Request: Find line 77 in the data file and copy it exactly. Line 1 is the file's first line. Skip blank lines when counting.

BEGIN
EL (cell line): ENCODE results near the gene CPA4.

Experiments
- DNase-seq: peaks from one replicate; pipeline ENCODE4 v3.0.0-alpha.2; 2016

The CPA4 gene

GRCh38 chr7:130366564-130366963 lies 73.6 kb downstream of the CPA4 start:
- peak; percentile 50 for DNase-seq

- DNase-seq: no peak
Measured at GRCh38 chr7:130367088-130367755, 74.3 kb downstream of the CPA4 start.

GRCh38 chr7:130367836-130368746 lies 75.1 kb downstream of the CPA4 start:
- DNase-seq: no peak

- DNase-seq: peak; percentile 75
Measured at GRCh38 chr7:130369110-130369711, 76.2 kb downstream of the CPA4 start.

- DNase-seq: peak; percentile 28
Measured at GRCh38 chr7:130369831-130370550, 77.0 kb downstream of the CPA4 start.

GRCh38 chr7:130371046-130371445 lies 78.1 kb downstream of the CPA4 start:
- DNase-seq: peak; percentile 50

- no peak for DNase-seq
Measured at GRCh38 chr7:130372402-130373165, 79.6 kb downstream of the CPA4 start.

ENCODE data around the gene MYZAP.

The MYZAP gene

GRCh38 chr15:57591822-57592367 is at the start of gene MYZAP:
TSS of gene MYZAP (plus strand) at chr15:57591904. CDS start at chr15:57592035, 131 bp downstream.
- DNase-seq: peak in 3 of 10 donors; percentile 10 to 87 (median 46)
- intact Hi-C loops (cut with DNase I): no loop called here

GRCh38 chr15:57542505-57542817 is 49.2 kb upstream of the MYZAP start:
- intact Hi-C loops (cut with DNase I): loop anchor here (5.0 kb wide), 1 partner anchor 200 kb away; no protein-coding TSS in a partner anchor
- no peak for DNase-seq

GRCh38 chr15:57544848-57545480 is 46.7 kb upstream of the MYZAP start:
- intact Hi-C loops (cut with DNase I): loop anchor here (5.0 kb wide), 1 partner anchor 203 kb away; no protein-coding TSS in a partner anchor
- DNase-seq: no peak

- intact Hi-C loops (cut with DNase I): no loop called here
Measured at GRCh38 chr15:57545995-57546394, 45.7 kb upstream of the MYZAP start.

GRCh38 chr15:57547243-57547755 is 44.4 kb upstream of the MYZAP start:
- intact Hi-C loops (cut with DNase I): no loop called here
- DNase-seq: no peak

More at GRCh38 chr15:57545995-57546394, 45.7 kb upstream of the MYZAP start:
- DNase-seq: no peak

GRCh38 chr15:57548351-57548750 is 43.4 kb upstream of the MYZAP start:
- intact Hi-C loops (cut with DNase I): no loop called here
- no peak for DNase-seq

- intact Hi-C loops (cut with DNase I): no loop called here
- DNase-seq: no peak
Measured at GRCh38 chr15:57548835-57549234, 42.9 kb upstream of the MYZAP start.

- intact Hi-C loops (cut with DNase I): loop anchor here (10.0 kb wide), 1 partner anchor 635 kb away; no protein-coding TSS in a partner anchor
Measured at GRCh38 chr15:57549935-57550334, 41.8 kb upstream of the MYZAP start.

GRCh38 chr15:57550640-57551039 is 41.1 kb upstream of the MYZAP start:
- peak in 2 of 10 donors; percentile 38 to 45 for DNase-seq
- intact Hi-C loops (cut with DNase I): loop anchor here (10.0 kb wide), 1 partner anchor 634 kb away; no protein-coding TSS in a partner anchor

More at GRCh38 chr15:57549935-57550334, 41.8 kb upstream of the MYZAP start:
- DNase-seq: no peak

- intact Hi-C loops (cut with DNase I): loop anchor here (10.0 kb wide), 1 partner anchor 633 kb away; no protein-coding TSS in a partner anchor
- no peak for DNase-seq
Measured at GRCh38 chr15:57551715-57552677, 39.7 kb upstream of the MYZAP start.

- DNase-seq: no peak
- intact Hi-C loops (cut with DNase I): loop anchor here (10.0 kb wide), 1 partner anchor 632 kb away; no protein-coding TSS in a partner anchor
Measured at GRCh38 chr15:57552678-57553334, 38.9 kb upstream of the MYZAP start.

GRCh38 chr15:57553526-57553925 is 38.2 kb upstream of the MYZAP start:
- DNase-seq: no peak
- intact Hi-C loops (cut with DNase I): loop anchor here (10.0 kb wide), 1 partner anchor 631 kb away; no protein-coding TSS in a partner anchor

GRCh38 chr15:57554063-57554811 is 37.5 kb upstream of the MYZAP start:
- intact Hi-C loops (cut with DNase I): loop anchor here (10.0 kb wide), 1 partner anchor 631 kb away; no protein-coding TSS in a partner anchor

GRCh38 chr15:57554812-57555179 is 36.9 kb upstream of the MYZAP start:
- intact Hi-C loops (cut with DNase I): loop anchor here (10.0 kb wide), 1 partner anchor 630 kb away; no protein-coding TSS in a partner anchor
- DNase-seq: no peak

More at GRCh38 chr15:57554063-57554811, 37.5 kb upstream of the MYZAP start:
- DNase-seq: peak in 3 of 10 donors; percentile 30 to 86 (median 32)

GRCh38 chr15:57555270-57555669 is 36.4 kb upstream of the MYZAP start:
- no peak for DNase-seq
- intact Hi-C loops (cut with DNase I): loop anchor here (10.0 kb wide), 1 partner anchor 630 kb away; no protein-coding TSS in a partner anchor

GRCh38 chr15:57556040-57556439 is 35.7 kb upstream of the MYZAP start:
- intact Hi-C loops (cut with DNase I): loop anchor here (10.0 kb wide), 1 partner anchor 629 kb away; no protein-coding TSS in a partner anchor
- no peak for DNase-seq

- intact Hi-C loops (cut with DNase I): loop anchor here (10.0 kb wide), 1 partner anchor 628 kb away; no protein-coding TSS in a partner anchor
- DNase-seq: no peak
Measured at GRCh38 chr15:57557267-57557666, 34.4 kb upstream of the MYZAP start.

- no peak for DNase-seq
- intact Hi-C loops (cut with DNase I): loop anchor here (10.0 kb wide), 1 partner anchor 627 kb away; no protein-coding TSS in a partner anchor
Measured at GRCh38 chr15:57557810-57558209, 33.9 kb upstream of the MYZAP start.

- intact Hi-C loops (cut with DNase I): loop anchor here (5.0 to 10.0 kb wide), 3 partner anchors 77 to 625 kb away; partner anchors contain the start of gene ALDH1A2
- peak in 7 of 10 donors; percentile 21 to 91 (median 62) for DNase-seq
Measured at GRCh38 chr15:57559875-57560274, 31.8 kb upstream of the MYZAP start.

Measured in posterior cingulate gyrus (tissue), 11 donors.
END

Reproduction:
- intact Hi-C loops (cut with DNase I): loop anchor here (10.0 kb wide), 1 partner anchor 627 kb away; no protein-coding TSS in a partner anchor